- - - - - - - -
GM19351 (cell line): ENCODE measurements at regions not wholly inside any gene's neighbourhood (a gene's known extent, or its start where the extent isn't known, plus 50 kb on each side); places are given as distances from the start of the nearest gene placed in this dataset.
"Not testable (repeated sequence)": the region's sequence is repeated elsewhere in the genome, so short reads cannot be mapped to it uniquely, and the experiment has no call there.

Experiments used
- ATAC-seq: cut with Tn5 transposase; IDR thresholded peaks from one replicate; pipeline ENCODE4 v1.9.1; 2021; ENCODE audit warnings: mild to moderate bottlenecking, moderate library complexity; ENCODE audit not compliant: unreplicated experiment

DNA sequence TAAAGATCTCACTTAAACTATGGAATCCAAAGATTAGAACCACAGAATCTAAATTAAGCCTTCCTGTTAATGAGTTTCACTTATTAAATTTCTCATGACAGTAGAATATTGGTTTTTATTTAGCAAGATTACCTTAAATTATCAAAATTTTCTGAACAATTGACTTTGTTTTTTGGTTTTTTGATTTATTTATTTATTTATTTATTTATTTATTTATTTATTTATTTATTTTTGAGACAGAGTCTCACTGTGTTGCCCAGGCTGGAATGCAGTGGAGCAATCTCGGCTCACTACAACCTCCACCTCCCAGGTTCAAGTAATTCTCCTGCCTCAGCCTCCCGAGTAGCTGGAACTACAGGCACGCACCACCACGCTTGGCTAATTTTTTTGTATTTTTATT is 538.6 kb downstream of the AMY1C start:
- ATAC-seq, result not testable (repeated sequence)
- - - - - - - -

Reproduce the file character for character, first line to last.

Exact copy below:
GM19351 (cell line): ENCODE measurements at regions not wholly inside any gene's neighbourhood (a gene's known extent, or its start where the extent isn't known, plus 50 kb on each side); places are given as distances from the start of the nearest gene placed in this dataset.
"Not testable (repeated sequence)": the region's sequence is repeated elsewhere in the genome, so short reads cannot be mapped to it uniquely, and the experiment has no call there.

Experiments used
- ATAC-seq: cut with Tn5 transposase; IDR thresholded peaks from one replicate; pipeline ENCODE4 v1.9.1; 2021; ENCODE audit warnings: mild to moderate bottlenecking, moderate library complexity; ENCODE audit not compliant: unreplicated experiment

DNA sequence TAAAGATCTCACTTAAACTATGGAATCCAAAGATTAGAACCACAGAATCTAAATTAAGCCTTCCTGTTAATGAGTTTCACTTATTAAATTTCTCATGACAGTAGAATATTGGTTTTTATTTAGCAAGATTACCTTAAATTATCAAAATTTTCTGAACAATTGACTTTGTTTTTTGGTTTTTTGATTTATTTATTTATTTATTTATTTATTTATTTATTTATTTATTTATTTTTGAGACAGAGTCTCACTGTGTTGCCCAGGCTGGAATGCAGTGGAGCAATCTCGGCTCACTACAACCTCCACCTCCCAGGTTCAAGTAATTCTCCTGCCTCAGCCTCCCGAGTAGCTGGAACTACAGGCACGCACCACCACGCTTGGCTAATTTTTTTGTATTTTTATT is 538.6 kb downstream of the AMY1C start:
- ATAC-seq, result not testable (repeated sequence)